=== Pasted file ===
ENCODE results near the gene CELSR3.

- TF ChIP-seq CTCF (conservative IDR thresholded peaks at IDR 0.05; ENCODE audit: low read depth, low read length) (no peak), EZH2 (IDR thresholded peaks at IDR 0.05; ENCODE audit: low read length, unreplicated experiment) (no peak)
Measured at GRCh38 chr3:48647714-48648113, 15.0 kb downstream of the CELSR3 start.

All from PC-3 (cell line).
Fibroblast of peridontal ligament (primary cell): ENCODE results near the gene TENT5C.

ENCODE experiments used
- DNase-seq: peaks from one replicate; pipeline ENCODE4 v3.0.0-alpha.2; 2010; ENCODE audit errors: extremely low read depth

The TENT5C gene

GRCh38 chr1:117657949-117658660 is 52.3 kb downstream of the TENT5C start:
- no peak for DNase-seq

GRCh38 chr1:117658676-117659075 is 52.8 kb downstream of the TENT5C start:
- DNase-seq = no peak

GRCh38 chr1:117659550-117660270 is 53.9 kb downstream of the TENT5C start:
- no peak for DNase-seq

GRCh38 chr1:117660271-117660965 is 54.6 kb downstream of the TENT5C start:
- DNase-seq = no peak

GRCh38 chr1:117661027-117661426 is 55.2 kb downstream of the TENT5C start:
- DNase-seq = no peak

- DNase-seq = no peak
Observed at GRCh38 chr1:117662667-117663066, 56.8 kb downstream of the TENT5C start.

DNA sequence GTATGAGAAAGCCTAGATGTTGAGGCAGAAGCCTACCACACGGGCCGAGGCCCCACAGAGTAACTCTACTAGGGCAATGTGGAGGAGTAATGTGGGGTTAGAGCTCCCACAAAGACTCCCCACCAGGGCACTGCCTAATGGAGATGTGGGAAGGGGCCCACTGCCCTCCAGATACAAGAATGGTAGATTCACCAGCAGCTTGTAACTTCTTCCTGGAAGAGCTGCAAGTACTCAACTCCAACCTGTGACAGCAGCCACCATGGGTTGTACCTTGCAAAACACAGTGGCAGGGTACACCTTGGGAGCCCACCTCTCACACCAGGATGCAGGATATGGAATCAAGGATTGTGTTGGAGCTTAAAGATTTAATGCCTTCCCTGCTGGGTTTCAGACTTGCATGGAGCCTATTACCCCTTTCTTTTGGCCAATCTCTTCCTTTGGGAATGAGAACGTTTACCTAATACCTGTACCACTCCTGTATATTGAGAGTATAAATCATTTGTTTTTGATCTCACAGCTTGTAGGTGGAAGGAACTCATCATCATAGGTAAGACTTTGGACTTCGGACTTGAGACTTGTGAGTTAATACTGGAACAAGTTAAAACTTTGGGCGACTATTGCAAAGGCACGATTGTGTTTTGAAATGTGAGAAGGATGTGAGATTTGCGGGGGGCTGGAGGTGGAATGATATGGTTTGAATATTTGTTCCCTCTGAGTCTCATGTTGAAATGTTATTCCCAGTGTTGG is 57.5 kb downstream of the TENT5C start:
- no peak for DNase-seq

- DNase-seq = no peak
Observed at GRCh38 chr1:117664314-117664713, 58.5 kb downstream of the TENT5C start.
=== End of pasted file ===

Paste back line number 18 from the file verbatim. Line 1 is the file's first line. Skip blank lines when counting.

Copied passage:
- DNase-seq = no peak